Sometimes when you go through a process it gets muddy before it gets clear.
As a consultant for nonprofits with Aurora Consulting, when we do a strategic planning retreat with clients we often warn them things will get “muddy” for a time but we won’t stay in the mud. I’ve come to see it’s not about needing a new process that keeps things clear and organized. It’s about allowing everyone to dive into the mud, get messy, stir around, and see what comes out the other side.
I can also see how this is true in life. In small ways, such as organizing a closet, to big ways like finding the right path in your life or career.
The process of organizing a closet can make it look and feel like a tornado blew through your house or apartment. Until… it doesn’t. Suddenly you have a closet where you can actually find things… until you can’t anymore because, let’s face it, life happens.
It’s easier, at least for me, to sit with and work through messiness when it’s as physical and tangible as a closet. You know the end is in sight and generally how to get there. But how do you sit with that mess when the situation is less tangible and the stakes are higher?
What if you are considering a career transition? A role transition with your current employer? Or a life transition like moving to a new city, starting a family, or embarking on a new relationship? Sometimes you just know something needs to change and you aren’t even sure what.
Some thoughts I’ve found helpful in this process:
Stay in the present moment:
What do you need to do or can you actually do right now? It’s easy to get overwhelmed by everything you have to do or can anticipate needing to do moving forward. But for me, that way of thinking is more apt to make me feel paralyzed. While planning is good, and believe me I’m a planner, often it’s good to focus on the present moment.
If you want to change jobs, is there someone with whom you can do an informational interview? Can you email them right now? If you think you need to move to a new city, can you spend an hour right now brainstorming your top cities or make a list of your criteria? Sometimes the thing to do right now is stop thinking about it. Take a nap, go for a walk, break out of your routine, and see what new ideas pop up later.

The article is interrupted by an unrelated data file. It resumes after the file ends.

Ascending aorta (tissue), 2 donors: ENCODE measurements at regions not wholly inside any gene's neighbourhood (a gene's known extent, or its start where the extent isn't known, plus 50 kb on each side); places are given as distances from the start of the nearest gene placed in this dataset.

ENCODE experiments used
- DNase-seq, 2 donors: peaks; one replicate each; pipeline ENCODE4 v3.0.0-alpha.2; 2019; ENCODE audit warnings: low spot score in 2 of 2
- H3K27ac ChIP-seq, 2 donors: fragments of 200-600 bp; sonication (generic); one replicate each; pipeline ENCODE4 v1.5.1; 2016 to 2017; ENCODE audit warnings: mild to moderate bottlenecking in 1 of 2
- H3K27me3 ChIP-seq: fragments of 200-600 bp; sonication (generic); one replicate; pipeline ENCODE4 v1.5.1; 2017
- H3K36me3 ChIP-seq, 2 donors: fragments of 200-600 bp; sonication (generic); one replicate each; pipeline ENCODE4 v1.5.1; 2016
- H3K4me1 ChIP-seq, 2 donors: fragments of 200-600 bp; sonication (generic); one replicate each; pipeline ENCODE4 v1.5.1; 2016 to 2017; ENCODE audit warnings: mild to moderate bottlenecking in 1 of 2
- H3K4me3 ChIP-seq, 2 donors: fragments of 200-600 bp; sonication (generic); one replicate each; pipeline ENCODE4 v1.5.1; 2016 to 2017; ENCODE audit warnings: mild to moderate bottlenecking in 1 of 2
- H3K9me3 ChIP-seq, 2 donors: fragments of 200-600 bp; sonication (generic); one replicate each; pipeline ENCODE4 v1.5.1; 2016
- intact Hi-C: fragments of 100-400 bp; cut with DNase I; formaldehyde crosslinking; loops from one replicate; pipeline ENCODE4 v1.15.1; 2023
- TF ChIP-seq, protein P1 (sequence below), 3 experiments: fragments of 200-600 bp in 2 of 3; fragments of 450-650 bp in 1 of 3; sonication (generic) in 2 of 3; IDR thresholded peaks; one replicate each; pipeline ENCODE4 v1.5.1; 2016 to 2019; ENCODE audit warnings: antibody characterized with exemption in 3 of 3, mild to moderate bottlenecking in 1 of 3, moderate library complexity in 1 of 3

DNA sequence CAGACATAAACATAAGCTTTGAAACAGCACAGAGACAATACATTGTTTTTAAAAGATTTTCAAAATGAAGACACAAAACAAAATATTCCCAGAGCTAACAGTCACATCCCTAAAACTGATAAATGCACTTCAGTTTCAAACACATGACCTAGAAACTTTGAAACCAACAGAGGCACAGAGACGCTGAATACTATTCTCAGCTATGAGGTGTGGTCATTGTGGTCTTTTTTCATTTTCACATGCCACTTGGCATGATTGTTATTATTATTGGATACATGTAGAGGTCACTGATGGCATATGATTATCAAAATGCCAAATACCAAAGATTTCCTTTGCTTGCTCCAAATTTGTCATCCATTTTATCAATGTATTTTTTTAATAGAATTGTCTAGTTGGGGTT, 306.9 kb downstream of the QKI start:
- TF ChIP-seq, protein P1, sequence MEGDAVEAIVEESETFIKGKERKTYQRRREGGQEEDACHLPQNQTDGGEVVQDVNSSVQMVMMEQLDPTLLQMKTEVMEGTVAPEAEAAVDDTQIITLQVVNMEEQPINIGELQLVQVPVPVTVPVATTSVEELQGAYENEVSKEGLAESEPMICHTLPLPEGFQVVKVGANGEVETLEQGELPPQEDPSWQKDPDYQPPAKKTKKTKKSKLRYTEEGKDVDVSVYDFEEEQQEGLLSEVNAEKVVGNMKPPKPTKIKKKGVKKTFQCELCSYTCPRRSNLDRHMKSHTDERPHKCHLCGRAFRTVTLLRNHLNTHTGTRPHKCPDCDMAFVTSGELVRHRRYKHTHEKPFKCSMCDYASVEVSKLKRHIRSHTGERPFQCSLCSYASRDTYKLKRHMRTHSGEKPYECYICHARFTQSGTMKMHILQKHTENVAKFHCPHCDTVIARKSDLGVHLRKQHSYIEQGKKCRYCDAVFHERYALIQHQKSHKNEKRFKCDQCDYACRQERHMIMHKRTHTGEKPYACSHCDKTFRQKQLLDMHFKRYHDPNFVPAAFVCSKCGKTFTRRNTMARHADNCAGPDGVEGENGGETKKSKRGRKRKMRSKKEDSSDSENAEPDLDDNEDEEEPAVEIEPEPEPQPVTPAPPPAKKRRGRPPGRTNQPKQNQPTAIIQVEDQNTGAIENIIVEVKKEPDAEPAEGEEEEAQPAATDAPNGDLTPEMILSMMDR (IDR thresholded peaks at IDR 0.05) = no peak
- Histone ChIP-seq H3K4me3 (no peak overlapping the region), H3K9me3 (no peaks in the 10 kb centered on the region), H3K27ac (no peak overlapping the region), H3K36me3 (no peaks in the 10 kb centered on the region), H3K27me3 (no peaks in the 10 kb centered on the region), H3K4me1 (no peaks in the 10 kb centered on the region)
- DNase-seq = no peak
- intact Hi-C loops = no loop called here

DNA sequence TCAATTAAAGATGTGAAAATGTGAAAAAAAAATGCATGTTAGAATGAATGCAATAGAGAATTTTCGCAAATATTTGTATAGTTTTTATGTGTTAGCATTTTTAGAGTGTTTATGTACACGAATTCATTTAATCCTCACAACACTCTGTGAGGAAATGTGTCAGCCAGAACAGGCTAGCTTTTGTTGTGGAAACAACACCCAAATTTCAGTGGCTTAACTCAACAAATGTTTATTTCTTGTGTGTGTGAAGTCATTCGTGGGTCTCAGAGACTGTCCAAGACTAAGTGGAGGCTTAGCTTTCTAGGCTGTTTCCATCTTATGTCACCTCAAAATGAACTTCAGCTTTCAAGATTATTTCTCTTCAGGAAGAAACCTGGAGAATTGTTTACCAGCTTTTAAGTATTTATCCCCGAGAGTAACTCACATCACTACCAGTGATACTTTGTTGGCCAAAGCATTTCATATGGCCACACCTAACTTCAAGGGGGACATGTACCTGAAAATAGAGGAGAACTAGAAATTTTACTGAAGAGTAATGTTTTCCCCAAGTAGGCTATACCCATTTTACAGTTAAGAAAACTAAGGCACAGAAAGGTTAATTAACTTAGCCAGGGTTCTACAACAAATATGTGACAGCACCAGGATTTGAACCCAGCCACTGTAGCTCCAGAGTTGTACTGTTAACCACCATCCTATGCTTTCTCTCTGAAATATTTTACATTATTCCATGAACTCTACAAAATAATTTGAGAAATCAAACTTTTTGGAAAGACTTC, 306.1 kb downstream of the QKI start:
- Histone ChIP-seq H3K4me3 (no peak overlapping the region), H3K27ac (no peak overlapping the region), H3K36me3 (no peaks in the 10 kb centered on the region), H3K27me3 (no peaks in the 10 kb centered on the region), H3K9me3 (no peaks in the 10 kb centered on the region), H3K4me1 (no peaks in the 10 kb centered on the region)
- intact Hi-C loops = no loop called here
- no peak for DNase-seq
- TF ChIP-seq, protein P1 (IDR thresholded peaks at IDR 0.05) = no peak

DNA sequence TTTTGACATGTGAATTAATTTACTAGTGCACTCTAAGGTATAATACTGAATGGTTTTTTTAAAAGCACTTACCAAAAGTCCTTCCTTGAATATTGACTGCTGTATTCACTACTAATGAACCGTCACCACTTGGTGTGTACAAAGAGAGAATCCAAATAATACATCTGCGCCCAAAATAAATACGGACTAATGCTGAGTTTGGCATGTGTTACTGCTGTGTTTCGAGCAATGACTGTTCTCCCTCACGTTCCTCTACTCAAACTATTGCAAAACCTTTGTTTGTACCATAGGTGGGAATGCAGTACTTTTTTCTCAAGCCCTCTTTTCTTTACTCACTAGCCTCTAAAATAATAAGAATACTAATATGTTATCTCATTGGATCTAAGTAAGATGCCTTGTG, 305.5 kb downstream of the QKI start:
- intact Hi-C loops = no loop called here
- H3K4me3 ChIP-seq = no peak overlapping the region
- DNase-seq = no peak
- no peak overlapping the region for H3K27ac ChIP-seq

Focus on feelings:
I’ve read several books lately advocating a focus on feelings rather than things. How do you want to feel rather than what do you want. You may be convinced you need a new job. But how do you want to feel? What’s behind that conviction? If you can narrow in on the feelings you might find there are multiple ways of getting more of that good feeling in your life. You’ll also narrow the risk that the new job comes with the same issues.
For example, maybe you want to feel more respected and confident. A new job doesn’t automatically give you those feelings, nor does a promotion or a higher salary. Maybe you’ll even find more of those feelings in your current job or outside of work now you’ve identified how you want to feel. In my life I know I want to feel more energized. So instead of making a goal to do yoga everyday, I make a goal to do whatever feels right in the moment to feel more energized. Some days that might be yoga, but other days it’s a walk, a run, biking, gardening, or even sleeping.
Trust in yourself:
Unfortunately it’s all too easy to get caught up in the whirlwind of “shoulds.” These “shoulds” can come from your parents, your spouse, your co-worker, media, society at-large. Sometimes they can completely drown out your own inner voice. When I transitioned away from my job in Vermont the whole world was open to me, and all I could hear were shoulds. I should go to graduate school. That was the responsible thing to do. But what would I study? I should travel the world while I had the time and money. But I didn’t want to do it alone. I should move back to Minnesota. But what would people say about that? I was so bogged down by shoulds I couldn’t figure out what to do.
The best advice I got was to trust I will make good decisions. There is no one right answer. But I am smart, capable, and thoughtful. The decision I make will be the right decision for me in that moment. The same is true of you.
I honestly thought when people hit 30 they had it all figured out and it was just living. Coasting through life with a smile and a cup of coffee. Summertime and the livin’ is easy.
Um, not so much. Life is continually unfolding and the muddy parts just keep coming. My twenties were hard, and my thirties are hard in a new way. But they are also interesting, fun, adventurous, and full of learning and growth.
I’m finding if I focus on the present moment, how I want to feel, and trusting myself I’ll continue to, in the words of Ranier Maria Rilke, “live my life in widening circles.”
I live my life in widening circles
that reach out across the world.
I may not complete this last one
but I give myself to it.
When have you found yourself in the “muddy” part of a situation? What has helped you to see your way through? Are you in a muddy situation right now?